Day 3: Cynthia McKinney speaks to Greens, though not in person

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2008 Green Party presidential nominee, and former U.S. Representative (D-GA), Cynthia McKinney was scheduled to deliver a keynote speech to the roughly 100 Green Party members who attended last week’s convention in Durham. Due to health issues, she instead spoke to the group about her recent brush with the Israeli Navy, and her involvement with the “Free Gaza” movement, via online video.

Audience members lined up to ask McKinney questions, but because of a communications mishap, McKinney only referred to Gaza-related questions from the video stream’s live chat. One question involved Hurricane Katrina, though she responded by talking about Palestine. In fact, other than a brief reference to her 2008 run (disparaging those who didn’t understand it), and general praise for the Green Party candidates who spoke at a live-streamed news conference Friday, McKinney made almost no mention of her party's gathering in Durham.

Last month, McKinney and 20 others were seized by the Israeli Navy after attempting to sail through a blockade to deliver humanitarian supplies to the Gaza Strip. The Israeli Consulate has said McKinney's group could have delivered humanitarian supplies by land, and accused the group of making a "reckless political stunt."

McKinney was scheduled to be deported immediately, but refused to sign deportation papers and spent a week in jail, according to the Atlanta Journal-Constitution.

“I spent seven days in prison because I wanted the children in Gaza to have crayons,” McKinney said in her video address.

McKinney compared the members of Dignity, a group she helped launch following another failed attempt to enter the Gaza Strip (on board a ship named "Dignity"), to Marcus Garvey, Malcolm X, Martin Luther King, Jr. and Tupac Shakur, as previous examples of leaders who worked toward "stopping the machine ... at great personal sacrifice that was not acknowledged publicly."

"It's clear, I think, that everyone is not prepared to do what it takes to get the result that we all certainly want," she said. "This little group of people who got together and formed this organization called Dignity are the kind of people who are not afraid to lend their talents to the cause of peace, justice, human rights and, in short, dignity."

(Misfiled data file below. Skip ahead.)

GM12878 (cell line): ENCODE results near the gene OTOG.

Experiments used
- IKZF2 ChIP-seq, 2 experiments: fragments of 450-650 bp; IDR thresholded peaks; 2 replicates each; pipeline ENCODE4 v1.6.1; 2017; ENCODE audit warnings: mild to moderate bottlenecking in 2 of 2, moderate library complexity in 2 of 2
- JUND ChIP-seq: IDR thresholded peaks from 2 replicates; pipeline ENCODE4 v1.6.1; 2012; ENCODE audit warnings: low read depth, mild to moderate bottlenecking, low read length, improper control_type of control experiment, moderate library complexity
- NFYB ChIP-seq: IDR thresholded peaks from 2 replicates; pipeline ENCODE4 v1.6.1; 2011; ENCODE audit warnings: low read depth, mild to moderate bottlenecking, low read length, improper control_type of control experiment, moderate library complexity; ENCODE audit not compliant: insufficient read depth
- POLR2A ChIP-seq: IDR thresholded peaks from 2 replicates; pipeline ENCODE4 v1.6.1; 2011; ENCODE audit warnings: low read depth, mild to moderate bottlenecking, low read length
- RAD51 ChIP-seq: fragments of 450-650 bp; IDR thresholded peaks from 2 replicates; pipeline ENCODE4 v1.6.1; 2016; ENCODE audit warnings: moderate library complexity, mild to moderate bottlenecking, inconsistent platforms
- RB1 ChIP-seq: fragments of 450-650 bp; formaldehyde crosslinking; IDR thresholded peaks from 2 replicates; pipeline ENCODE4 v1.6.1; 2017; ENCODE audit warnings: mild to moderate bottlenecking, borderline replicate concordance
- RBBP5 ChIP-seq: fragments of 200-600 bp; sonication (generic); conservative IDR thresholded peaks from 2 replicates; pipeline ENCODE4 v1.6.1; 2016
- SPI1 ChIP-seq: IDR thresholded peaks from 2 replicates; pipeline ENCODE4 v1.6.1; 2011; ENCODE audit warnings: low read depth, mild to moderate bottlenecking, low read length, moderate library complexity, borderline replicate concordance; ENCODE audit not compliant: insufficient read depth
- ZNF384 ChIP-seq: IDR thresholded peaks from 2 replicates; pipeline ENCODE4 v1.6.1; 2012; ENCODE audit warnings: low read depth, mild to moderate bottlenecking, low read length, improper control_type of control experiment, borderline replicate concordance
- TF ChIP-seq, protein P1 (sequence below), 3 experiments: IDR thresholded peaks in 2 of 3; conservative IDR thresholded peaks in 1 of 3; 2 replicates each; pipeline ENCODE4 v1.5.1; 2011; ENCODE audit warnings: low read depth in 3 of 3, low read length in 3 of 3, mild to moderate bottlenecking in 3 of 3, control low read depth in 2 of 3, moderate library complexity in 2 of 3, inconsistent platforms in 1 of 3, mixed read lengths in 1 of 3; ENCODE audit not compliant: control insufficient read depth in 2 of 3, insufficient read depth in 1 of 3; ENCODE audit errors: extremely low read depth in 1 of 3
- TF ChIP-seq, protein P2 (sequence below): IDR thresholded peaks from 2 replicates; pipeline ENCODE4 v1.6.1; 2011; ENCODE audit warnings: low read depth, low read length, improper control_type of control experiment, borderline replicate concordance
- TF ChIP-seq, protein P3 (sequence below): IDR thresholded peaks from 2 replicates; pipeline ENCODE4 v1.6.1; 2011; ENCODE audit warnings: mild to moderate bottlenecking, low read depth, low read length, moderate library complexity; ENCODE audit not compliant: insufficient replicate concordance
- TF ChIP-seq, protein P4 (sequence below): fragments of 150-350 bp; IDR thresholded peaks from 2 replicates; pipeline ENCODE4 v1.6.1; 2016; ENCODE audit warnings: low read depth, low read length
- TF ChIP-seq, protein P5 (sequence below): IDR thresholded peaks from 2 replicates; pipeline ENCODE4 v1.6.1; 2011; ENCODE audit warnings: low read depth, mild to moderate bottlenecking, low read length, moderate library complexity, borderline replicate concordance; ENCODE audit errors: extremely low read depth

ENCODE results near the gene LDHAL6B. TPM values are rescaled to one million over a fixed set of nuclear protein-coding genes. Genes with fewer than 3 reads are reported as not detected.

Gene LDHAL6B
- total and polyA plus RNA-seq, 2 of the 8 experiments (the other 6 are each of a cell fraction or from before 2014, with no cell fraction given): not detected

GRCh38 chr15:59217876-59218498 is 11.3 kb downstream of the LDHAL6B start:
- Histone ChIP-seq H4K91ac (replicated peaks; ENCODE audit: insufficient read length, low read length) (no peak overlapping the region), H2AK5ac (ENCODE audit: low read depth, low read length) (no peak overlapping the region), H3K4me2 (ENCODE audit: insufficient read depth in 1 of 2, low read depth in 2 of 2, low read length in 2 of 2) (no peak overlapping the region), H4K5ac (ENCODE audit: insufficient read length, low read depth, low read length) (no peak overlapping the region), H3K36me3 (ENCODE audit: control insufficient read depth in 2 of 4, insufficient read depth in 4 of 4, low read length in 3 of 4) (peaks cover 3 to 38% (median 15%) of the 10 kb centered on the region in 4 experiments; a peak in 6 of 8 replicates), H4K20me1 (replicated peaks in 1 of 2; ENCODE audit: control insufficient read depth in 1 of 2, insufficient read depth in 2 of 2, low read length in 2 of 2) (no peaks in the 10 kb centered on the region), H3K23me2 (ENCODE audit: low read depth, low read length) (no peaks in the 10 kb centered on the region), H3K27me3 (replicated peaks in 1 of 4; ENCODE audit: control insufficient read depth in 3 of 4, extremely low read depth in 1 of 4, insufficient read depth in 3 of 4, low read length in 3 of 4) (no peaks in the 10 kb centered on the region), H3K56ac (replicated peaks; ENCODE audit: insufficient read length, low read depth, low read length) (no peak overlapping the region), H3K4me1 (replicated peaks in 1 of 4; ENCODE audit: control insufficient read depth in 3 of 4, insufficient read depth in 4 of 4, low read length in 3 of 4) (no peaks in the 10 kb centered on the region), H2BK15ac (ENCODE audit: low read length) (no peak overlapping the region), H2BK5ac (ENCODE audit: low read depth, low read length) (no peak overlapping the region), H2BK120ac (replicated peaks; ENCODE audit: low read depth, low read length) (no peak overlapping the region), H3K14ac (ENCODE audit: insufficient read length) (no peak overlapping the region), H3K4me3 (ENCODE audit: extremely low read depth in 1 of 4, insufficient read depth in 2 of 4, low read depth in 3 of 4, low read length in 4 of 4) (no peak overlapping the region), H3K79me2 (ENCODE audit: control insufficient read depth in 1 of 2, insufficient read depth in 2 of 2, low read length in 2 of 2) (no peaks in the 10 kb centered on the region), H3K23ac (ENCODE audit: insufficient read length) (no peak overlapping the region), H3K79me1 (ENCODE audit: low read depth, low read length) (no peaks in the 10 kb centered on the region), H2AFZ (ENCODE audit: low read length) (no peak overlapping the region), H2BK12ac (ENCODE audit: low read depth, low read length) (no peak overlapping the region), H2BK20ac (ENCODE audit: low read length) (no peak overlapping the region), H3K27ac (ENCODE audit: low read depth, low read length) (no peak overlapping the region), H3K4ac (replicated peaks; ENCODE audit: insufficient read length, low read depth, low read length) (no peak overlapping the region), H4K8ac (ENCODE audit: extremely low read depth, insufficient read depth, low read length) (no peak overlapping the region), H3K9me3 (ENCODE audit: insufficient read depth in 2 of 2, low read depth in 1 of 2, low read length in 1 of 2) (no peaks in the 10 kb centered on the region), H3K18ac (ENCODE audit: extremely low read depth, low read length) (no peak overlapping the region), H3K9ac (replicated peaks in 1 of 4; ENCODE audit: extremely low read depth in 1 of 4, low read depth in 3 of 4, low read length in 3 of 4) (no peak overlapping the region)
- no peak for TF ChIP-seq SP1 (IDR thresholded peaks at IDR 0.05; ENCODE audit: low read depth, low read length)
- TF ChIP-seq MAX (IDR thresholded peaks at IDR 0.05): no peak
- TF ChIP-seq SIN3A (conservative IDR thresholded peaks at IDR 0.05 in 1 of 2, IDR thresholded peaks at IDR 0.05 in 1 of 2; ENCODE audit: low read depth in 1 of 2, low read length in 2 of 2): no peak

McKinney said the group consisted of Green Party members, supporters of her 2008 campaign, and "a slew of people I have yet to ask to join."

She said humanitarian efforts in the Gaza Strip represent the group's "introduction to the growing [online] community," but emphasized the group is about "more than Gaza."

McKinney then displayed mementos from her recent time spent in a prison in Israel, following her second trip to the Gaza Strip with Free Gaza, including her cell phone, returned in a plastic bag with writing in Hebrew.

“I guess that’s my name, I don’t know,” she said.

After her deportation, McKinney joined another delegation from Viva Palestina and entered the Gaza Strip with rapper M-1 from Dead Prez and others, she said.

She had souvenirs from that trip as well, including a discarded can of peanuts with a Hebrew label. The label was proof, McKinney said, that Israeli soldiers knowingly bombed an elementary school, and then ate peanuts to make their presence known. She also claimed to have seen a Star of David written in chalk on the school’s chalkboard.

“That was the signature left by Israeli soldiers, thanks to U.S. taxpayers, as they bombed an elementary school,” she said.

In addition to her thoughts on U.S. and Israeli policy (“U.S. policy should restrict money for the Israel killing machine,”) McKinney offered party members a reflection on Judaism.

“Zionism is a political trick that has hurt a lot of people, and has nothing to do with Judaism,” she recounted a rabbi in the Gaza Strip telling her.

In an interview after the speech, 2008 Green Party candidate Jesse Johnson said he “respects the work Cynthia’s doing.”

But, he added, “We have human rights violations taking place in Washington’s back yard, throughout Appalachia.”

Johnson, who received 4.5 percent of the vote in 2008 when he ran for governor of West Virginia, said the Green Party should look to mountaintop-removal mining as a “galvanizing moment” to address issues of human rights, health care and the environment.

“I think the Green Party of the United States needs to focus on what’s taking place here, because mountaintop removal is ground zero for global climate change and water pollution,” he said.

Johnson finished fifth among Green Party presidential candidates in 2008, behind McKinney, Ralph Nader, Kent Mesplay and Kat Swift.

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